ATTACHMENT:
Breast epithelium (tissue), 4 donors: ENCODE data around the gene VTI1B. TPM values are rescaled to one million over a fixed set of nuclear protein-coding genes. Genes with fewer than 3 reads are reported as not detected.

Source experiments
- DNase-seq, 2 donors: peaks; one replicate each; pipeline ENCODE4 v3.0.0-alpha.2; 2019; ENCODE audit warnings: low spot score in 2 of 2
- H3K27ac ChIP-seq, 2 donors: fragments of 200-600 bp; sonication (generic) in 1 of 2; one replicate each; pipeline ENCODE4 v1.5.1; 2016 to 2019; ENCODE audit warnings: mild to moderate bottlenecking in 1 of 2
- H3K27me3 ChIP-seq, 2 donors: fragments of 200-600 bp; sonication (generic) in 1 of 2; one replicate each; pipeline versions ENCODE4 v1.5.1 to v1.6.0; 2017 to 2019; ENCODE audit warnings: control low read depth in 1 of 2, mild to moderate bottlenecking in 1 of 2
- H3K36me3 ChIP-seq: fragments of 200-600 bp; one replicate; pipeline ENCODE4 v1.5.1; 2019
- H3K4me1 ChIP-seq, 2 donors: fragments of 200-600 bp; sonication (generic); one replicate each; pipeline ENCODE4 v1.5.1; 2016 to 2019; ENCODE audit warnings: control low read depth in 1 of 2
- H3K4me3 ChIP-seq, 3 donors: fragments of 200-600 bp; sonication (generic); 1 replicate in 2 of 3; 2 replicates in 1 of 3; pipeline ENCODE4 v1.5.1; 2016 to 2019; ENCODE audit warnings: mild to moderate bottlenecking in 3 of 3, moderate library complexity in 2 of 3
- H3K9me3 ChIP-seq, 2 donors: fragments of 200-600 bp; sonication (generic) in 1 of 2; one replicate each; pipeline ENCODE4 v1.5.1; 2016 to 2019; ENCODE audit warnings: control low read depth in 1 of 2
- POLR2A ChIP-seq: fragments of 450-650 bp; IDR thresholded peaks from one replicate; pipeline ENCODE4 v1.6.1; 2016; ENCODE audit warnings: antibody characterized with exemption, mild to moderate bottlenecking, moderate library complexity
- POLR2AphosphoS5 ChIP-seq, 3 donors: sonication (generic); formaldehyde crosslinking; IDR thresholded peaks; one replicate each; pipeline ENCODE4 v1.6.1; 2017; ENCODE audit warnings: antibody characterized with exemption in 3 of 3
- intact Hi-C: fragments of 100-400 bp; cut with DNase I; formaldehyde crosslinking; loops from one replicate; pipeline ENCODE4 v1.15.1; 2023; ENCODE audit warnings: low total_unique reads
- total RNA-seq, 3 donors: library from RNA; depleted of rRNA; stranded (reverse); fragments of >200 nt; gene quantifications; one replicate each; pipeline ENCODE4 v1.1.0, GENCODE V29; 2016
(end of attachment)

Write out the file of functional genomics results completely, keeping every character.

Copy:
Breast epithelium (tissue), 4 donors: ENCODE data around the gene VTI1B. TPM values are rescaled to one million over a fixed set of nuclear protein-coding genes. Genes with fewer than 3 reads are reported as not detected.

Source experiments
- DNase-seq, 2 donors: peaks; one replicate each; pipeline ENCODE4 v3.0.0-alpha.2; 2019; ENCODE audit warnings: low spot score in 2 of 2
- H3K27ac ChIP-seq, 2 donors: fragments of 200-600 bp; sonication (generic) in 1 of 2; one replicate each; pipeline ENCODE4 v1.5.1; 2016 to 2019; ENCODE audit warnings: mild to moderate bottlenecking in 1 of 2
- H3K27me3 ChIP-seq, 2 donors: fragments of 200-600 bp; sonication (generic) in 1 of 2; one replicate each; pipeline versions ENCODE4 v1.5.1 to v1.6.0; 2017 to 2019; ENCODE audit warnings: control low read depth in 1 of 2, mild to moderate bottlenecking in 1 of 2
- H3K36me3 ChIP-seq: fragments of 200-600 bp; one replicate; pipeline ENCODE4 v1.5.1; 2019
- H3K4me1 ChIP-seq, 2 donors: fragments of 200-600 bp; sonication (generic); one replicate each; pipeline ENCODE4 v1.5.1; 2016 to 2019; ENCODE audit warnings: control low read depth in 1 of 2
- H3K4me3 ChIP-seq, 3 donors: fragments of 200-600 bp; sonication (generic); 1 replicate in 2 of 3; 2 replicates in 1 of 3; pipeline ENCODE4 v1.5.1; 2016 to 2019; ENCODE audit warnings: mild to moderate bottlenecking in 3 of 3, moderate library complexity in 2 of 3
- H3K9me3 ChIP-seq, 2 donors: fragments of 200-600 bp; sonication (generic) in 1 of 2; one replicate each; pipeline ENCODE4 v1.5.1; 2016 to 2019; ENCODE audit warnings: control low read depth in 1 of 2
- POLR2A ChIP-seq: fragments of 450-650 bp; IDR thresholded peaks from one replicate; pipeline ENCODE4 v1.6.1; 2016; ENCODE audit warnings: antibody characterized with exemption, mild to moderate bottlenecking, moderate library complexity
- POLR2AphosphoS5 ChIP-seq, 3 donors: sonication (generic); formaldehyde crosslinking; IDR thresholded peaks; one replicate each; pipeline ENCODE4 v1.6.1; 2017; ENCODE audit warnings: antibody characterized with exemption in 3 of 3
- intact Hi-C: fragments of 100-400 bp; cut with DNase I; formaldehyde crosslinking; loops from one replicate; pipeline ENCODE4 v1.15.1; 2023; ENCODE audit warnings: low total_unique reads
- total RNA-seq, 3 donors: library from RNA; depleted of rRNA; stranded (reverse); fragments of >200 nt; gene quantifications; one replicate each; pipeline ENCODE4 v1.1.0, GENCODE V29; 2016